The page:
No ordinary times

It is not pessimistic to conclude that private security firms being enlisted to do official police work, as per the Sunday Times article yesterday, suggests that the police have failed in their constitutional duty to ensure our safety and security.

It is not pessimistic to conclude that private security firms being enlisted to do official police work, as per the Sunday Times article yesterday, suggests that the police have failed in their constitutional duty to ensure our safety and security.

Ordinarily that should be bread-and-butter police work. But we need to acknowledge a few realities, such as the fact that the private security industry outguns the SAPS by a huge margin and are, because of their proximity, usually the first to arrive at a crime scene.

While we can debate until the cows come home, the truth is that ordinary citizens could not be bothered about the type of badge worn by the officer who arrests those persons who have caused them harm - as long as criminals get to suffer the consequences of their actions.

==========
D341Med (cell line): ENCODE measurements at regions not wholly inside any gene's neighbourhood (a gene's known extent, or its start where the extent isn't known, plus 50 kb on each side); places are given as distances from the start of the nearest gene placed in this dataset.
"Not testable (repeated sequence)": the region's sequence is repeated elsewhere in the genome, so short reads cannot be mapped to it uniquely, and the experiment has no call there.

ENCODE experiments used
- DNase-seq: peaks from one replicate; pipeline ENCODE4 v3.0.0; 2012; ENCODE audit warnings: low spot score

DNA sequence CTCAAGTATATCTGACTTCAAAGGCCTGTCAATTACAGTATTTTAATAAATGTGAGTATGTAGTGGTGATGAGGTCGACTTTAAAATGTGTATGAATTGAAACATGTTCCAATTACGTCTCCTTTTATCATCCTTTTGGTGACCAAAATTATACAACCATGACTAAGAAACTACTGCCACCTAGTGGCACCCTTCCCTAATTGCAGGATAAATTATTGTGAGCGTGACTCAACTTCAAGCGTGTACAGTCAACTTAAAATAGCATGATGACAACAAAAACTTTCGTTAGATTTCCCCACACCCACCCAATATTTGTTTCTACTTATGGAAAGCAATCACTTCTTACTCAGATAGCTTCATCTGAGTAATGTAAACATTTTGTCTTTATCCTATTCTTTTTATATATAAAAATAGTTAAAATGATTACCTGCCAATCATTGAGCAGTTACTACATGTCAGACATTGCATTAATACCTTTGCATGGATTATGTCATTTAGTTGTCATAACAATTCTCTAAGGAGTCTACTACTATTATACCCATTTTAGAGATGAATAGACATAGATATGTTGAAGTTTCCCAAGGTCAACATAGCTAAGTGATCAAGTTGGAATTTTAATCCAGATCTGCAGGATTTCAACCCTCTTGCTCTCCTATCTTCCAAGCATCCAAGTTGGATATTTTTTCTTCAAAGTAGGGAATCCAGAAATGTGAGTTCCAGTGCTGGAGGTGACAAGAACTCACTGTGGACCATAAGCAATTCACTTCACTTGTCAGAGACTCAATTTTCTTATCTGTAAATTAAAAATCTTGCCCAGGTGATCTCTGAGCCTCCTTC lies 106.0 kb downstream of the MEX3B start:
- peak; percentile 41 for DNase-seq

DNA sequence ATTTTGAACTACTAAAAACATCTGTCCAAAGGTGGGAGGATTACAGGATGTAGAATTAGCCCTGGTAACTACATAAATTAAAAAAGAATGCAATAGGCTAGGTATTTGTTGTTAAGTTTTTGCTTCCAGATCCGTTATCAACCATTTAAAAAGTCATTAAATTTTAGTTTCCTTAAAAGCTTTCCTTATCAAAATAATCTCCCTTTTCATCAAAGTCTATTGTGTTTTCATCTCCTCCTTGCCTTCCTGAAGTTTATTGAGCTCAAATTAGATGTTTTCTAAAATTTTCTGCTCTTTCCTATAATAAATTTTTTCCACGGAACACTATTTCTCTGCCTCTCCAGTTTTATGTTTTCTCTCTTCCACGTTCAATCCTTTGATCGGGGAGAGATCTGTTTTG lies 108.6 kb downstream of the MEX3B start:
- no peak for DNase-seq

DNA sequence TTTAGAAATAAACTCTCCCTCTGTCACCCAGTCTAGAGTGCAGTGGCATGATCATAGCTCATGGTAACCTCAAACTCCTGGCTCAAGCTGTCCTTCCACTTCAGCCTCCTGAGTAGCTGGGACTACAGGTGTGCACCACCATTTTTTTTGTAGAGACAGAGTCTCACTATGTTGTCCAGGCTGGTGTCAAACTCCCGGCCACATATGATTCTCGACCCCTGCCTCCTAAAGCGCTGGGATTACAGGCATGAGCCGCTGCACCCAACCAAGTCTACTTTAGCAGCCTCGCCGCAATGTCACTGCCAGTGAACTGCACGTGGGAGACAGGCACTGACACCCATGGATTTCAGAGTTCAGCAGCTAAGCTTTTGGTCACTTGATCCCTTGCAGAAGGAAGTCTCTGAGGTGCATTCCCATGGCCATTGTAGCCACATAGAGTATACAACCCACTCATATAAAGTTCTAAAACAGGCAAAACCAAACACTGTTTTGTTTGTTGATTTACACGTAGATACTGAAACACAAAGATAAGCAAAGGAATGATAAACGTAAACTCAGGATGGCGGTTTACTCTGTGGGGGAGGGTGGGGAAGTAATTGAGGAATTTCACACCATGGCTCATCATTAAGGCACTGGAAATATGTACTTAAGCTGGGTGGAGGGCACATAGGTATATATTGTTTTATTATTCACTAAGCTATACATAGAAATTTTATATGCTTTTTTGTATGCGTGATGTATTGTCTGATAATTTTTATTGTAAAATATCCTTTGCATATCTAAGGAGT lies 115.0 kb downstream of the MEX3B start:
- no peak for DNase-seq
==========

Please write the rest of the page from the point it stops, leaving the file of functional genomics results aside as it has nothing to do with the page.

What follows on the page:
As we speak, the SAPS lacks the resources to fully secure our safety.

Yes, we want it to do this, but until they have the required capacity we welcome any lawful measures that will make us sleep a bit more peacefully.

We hope, though, that such efforts will not only be confined to the more affluent areas but also to those where criminals have long felt untouchable.

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